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It’s been a while since I’ve explored anything from the Chiricahua foothills, so let’s return to Keeling Schaefer Vineyards… and continue our accidental exporation into Arizona Mourvedre that I started by accident.
I also did a special photoshoot of this wine at the Jerome cemetary (Tis the season, after all), so here’s the Special Halloween/Day of the Dead wine review on the Arizona Wine Monk blog! It’s quite a photogenic place, and I’ll be uploading other photos I took of this wine on the The Wine Monk facebook page.
Wine: The 2013 Schaefer Boys Mourvedre is 100% Mourvedre, coming from the Rock Creek vineyard, in the Chiricahua foothills, rather than the Willcox Bench. These vines are on 100% ENTAV certified clone #233, grafted onto 1103P rootstock, which were planted 6 years prior to harvest. The total yield of these vines was 3.68 tons per acre, at 27-28 Brix. (Brix, by the way, is the unit for measuring sugar content, in case you were wondering). The grapes were then destemmed and cold-soaked for 4 days, then innoculated with VRB yeast, which is of Spanish Origin. After the end of fermention and pressing, this wine was racked into 50% new American Oak, and 50% neutral barrels. The 2013 Schaefer Boys was aged 14 months in barrel, racked once, and unfined and unfiltered. It is one of the Reserve wines from Keeling Schaefer
Nose: Cedar, Plum, chokecherry, clove, cinnamon, and sage are the opening notes on this wine, intermingled with some iris. After the wine’s been open for a time, the nose becomes a little richer and more nuanced, with some notes of cassis, pencil shavings, sage, tobacco, and lavender.
Palate: The American oak in this wine definately shows: strong notes of cedar and vanilla intermingle with cinnamon, clove, and plum. The palate of this wine feels a little lighter than some other expressions of this grape coming from Arizona, but it’s still decidedly medium-bodied. As the wine opens, further notes of blueberry, juicy blackberry, and granitic gravel emerge from the finish of this wine, which lasts for about 40 seconds. This wine also has a high acidity, which would lend itself well to food pairing.
Pairing: I would pair this wine with some lamb kebobs with some green peppers, with a hint of paprika (Turkish-style), or a nice, rich, and spicy lentil soup with some shitake mushrooms if you’re going for a vegan/vegetarian friendly pairing.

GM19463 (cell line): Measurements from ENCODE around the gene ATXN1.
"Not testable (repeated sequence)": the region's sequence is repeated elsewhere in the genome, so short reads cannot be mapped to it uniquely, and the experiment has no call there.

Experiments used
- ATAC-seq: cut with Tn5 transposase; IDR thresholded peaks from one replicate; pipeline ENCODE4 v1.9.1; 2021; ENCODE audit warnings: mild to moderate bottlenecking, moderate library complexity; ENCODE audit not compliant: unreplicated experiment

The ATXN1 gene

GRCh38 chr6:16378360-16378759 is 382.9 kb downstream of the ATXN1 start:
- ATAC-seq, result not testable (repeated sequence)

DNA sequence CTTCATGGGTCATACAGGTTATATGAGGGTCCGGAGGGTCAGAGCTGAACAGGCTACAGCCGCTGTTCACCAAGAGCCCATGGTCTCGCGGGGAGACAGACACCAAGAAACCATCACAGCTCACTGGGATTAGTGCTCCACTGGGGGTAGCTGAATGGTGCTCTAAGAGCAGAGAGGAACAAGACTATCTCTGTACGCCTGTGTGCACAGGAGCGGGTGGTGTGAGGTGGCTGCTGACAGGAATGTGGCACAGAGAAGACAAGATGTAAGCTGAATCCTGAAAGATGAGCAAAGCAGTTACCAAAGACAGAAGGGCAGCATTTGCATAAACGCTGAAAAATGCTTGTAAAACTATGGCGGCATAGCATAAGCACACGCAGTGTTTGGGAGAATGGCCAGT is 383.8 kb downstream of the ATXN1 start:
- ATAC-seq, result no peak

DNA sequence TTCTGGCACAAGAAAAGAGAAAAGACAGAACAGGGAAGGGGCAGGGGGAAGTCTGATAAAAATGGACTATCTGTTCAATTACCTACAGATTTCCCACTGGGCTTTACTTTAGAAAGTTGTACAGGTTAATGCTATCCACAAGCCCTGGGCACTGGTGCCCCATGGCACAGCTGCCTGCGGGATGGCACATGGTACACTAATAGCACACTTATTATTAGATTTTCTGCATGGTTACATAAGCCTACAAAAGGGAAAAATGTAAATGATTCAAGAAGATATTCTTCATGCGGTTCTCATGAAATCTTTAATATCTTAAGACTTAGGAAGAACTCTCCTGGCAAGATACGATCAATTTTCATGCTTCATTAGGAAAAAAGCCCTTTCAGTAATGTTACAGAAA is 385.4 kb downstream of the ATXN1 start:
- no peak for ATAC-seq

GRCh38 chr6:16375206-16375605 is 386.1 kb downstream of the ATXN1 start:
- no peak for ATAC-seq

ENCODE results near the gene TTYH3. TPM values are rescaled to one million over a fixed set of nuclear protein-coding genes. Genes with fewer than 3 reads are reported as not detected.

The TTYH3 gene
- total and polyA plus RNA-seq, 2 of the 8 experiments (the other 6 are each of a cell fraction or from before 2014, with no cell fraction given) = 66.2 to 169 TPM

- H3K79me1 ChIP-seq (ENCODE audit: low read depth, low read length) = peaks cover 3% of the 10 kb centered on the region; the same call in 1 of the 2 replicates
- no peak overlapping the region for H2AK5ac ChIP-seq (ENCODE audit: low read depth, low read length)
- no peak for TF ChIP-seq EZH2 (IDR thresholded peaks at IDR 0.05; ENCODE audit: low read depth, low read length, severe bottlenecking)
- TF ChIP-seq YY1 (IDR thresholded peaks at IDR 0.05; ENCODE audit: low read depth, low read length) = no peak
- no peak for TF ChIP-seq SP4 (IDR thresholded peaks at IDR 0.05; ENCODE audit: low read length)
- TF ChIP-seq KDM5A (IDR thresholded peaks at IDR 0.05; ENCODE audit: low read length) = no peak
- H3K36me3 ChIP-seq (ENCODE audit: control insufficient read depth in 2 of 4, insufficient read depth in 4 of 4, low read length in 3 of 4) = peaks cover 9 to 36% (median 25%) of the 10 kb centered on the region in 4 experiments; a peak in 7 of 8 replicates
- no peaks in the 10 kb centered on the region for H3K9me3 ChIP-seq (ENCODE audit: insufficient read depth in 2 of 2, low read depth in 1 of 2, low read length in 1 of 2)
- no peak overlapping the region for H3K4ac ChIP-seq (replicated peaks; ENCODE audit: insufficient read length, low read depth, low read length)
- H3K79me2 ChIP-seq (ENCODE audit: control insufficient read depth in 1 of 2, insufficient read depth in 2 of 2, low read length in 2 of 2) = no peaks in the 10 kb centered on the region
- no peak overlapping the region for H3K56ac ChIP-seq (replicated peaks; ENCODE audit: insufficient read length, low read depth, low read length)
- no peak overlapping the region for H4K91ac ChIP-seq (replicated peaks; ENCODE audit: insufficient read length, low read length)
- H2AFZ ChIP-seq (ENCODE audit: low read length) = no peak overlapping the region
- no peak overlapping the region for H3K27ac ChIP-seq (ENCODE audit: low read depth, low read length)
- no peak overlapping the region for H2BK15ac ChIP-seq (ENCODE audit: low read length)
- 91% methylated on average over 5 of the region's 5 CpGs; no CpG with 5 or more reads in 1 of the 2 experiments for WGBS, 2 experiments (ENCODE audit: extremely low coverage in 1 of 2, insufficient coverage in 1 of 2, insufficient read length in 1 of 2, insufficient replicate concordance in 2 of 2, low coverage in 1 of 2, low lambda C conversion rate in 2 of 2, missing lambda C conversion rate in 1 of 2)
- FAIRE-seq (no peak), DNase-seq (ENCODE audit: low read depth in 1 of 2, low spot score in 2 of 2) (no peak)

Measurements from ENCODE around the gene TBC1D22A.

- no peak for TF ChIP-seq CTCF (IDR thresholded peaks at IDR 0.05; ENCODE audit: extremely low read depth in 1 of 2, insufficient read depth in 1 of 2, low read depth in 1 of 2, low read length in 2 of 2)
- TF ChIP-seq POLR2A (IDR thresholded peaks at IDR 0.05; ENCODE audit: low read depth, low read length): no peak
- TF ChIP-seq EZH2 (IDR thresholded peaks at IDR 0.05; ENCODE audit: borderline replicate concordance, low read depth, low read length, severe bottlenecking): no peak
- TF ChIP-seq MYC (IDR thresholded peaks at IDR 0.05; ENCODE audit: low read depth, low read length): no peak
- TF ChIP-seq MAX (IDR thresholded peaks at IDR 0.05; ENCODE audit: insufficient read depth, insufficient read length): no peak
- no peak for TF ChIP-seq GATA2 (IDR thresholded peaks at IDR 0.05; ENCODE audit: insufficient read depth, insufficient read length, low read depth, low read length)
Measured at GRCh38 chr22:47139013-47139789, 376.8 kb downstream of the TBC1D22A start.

Impression: I feel like this Mourvedre is just a little lighter than most other expressons of Mourvedre-majority vintages in the state, like the latest Mourvedre from Flying Leap, the Last Shot from D.A Ranch, the Earth from Fire Mountain, and the Estate Mourvedre from Kief-Joshua. Of the Mourvedre wines I’ve had in the state so far, only the Cobble from Hannah’s Hill and the Incanto from Lightning Ridge are “lighter”(although to be expected, since the latter *is*a rosé).
Whether this is because of the fact that the soils and terroir of the Chiricahaua foothills is markedly different from Willcox and Sonoita (which makes sense; this region is mostly on rhyolite or granite, versus the alluvial soils of Willcox and limestones of Sonoita) or for some other reason requires further research on my part to speak of intelligently. I’m not as familiar with the terroir of this particular wine region, though my understanding is that several new vineyards have popped up there so more answers will be forthcoming.
That all being said, the 2013 Schaefer Boys is a good food-friendly Mourvedre; a style Arizona seems to be excelling at. I maintain that Mourvedre is one of our best red grapes here; better than Grenache and, from my understanding, easier to grow here than Syrah. This wine is alsoparticularly interesting for the choice of American Oak, which is not often something you see this grape aged in. This particular Mourvedre is a 1930’s jazz singer who also dabbles in piano.